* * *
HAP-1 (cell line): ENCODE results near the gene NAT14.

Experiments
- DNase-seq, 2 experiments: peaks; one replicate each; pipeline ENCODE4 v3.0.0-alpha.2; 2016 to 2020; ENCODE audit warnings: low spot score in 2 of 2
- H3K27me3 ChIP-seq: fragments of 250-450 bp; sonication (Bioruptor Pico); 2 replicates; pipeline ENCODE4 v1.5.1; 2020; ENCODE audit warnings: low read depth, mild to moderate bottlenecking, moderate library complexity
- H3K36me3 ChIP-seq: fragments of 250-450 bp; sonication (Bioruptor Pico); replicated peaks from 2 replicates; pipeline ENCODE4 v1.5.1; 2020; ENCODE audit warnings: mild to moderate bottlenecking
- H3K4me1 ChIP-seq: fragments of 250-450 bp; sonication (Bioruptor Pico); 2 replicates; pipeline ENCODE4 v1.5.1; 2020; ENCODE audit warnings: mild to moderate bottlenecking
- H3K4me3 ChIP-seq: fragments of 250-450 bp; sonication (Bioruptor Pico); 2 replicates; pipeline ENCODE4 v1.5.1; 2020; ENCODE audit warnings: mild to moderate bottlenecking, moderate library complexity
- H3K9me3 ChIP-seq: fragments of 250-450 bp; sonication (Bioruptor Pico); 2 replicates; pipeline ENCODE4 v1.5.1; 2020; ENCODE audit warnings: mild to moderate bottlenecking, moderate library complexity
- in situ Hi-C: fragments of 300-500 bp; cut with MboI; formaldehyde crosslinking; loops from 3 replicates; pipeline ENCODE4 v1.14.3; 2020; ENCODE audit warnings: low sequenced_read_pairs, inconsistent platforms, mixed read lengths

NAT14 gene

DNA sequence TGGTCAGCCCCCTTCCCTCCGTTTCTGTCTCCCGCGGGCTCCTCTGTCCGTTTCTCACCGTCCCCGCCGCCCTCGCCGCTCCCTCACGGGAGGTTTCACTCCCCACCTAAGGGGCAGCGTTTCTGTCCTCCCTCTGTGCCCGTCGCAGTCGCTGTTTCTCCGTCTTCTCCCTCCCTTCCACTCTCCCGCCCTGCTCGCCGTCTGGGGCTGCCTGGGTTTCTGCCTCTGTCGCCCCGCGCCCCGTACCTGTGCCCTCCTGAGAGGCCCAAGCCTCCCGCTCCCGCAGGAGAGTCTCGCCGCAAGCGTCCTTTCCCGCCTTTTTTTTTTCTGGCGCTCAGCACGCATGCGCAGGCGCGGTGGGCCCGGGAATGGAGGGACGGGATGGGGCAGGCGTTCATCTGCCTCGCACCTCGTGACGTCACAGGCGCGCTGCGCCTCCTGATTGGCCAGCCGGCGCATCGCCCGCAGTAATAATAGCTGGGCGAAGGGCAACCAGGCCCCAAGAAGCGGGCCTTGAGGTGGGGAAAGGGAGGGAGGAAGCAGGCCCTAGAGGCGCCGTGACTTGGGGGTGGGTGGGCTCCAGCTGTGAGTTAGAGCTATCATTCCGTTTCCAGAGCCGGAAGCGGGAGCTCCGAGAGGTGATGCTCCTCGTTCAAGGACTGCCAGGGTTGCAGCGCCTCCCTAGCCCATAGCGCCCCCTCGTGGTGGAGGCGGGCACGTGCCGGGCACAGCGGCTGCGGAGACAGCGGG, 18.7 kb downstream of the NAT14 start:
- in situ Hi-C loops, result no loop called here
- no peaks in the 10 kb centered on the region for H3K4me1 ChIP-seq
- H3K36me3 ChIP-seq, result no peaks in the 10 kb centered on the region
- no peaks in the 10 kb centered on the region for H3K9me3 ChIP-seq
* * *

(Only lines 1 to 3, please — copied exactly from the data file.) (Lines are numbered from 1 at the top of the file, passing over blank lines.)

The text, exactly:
HAP-1 (cell line): ENCODE results near the gene NAT14.

Experiments
- DNase-seq, 2 experiments: peaks; one replicate each; pipeline ENCODE4 v3.0.0-alpha.2; 2016 to 2020; ENCODE audit warnings: low spot score in 2 of 2